EOH: House Financial Services Committee chair Barney Frank is quoted as telling you “to stay out of it” 

MW: That’s not true. When I learned that One United Bank was seeking help, I said to Frank that One United is one of your constituents (the bank is headquartered in Frank’s state Massachusetts) so you should take a look at this. He said “you’re right, they are my constituents, stay out of it, I’ll take a look at what One United is requesting.” That was said before the TARP bailout even came into existence.

EOH: The media and the committee made Frank’s words to you appear that he was concerned about a potential conflict of interest on your part.

MW: That conversation took place after the September meeting and before TARP came into existence, and it was only in relation to that.

EOH: The charges against you come on the eve of the crucial fall elections. What effect could it have on them?

MW: The Democrats don’t benefit from this this close to the election. It puts them on the defensive. Even if you argue that it seems that the ethics investigation process is working, the Democrats having to defend the process at this time doesn’t help the party. It’s hurtful because it gives the Republicans a chance to say, “See the Democrats have all those problems over there.” I don’t know if they’ll do that because they’re a lot of Republicans that have been investigated. But there’s nothing positive in this for the Democrats.

EOH: President Obama weighed in on Harlem Congressman Charles Rangel who also faces ethics charges) and said he should retire with dignity. Has he communicated with you on your ethics charge?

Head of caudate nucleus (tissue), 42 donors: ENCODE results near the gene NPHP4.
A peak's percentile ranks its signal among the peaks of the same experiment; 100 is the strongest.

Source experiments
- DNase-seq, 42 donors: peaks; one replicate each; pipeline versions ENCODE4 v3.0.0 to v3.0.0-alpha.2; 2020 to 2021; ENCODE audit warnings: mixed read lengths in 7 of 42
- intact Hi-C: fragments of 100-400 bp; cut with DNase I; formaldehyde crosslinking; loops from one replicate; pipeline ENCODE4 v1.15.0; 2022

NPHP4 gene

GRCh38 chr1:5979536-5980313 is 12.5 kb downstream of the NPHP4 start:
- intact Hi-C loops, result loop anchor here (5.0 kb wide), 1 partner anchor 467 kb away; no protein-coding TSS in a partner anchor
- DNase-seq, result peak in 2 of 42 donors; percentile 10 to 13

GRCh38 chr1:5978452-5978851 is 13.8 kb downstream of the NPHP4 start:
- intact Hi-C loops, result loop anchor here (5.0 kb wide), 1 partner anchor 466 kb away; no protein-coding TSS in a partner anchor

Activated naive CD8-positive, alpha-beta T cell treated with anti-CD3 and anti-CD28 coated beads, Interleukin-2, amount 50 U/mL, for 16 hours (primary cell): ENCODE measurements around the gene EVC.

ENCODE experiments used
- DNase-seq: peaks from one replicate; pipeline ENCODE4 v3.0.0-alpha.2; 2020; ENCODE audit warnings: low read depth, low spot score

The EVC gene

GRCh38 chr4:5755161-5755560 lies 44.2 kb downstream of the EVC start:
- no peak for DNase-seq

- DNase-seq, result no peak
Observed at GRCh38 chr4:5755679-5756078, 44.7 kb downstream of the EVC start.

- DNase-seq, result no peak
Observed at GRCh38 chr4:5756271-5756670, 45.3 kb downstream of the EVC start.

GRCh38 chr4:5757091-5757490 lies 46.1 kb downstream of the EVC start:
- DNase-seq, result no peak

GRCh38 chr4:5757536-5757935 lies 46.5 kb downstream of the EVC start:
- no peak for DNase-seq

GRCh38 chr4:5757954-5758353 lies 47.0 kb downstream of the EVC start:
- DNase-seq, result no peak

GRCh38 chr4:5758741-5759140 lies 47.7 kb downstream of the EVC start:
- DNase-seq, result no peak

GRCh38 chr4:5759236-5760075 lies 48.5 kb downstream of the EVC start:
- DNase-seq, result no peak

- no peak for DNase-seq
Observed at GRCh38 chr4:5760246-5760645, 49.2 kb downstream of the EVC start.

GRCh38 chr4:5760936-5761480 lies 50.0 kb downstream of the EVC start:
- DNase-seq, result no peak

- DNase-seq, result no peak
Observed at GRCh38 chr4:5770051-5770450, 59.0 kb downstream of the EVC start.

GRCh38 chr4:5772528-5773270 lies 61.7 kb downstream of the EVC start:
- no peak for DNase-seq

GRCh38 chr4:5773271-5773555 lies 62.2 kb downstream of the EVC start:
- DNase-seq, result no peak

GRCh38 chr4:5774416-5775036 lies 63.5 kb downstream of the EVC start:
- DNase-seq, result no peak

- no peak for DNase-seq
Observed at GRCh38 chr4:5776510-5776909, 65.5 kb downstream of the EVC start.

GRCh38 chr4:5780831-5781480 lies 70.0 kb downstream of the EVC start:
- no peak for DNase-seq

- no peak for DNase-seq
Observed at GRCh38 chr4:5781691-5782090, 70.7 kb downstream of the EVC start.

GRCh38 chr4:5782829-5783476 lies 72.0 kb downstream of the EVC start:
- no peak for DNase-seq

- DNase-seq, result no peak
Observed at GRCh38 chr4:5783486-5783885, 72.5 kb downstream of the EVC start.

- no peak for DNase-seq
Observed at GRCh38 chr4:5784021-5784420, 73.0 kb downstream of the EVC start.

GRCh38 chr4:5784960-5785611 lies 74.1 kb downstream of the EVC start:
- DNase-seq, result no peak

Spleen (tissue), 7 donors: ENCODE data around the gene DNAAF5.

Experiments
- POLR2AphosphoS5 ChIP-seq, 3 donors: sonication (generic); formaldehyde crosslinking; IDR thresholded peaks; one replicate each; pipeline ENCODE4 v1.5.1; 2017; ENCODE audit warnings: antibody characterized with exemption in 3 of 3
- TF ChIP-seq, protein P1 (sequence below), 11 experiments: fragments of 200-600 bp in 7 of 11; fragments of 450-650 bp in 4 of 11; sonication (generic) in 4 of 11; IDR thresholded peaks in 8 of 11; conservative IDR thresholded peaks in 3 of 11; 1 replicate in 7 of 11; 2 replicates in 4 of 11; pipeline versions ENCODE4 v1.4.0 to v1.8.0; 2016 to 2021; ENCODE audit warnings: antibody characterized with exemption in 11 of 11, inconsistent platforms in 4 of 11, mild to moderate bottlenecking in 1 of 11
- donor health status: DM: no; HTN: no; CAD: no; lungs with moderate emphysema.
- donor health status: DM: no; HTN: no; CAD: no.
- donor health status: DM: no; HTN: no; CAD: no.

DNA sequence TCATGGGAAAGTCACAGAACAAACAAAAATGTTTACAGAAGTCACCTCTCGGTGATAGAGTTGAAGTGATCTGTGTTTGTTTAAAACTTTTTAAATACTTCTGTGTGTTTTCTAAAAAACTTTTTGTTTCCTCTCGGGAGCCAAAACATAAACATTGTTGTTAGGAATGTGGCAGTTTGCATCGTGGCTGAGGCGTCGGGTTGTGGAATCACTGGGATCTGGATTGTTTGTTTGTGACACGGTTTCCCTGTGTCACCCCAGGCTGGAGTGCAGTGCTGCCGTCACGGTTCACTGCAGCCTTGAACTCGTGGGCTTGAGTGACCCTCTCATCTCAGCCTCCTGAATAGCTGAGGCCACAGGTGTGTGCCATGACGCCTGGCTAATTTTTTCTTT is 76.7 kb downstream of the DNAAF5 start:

MW: Not at all.

EOH: Has the widespread reporting of the charges hurt or tainted you with your constituents?

MW: We’ve received many calls of support. My constituents know that I’m a strong advocate for small and minority business, and for those who don’t have access. Bank of America, Chase, Citibank, and the Wall Street financial houses, all have access to the Treasury. They can pick up the telephone on a first name basis and walk into their offices as they please. The day the meeting with the NBA occurred Treasury officials met with the Big Boys from the banks. My responsibility is to make sure that minority businesses have that same access. My constituents know that I’m always going to be under fire whether from challenging the CIA on drugs, police brutality or minority businesses and they understand that.

EOH: Will you take a deal if offered?

MW: No deals! I’m not going to the backroom. Bring it out.

Earl Ofari Hutchinson is an author and political analyst. He hosts a nationally broadcast political affairs radio talk show on Pacifica and KTYM Radio Los Angeles.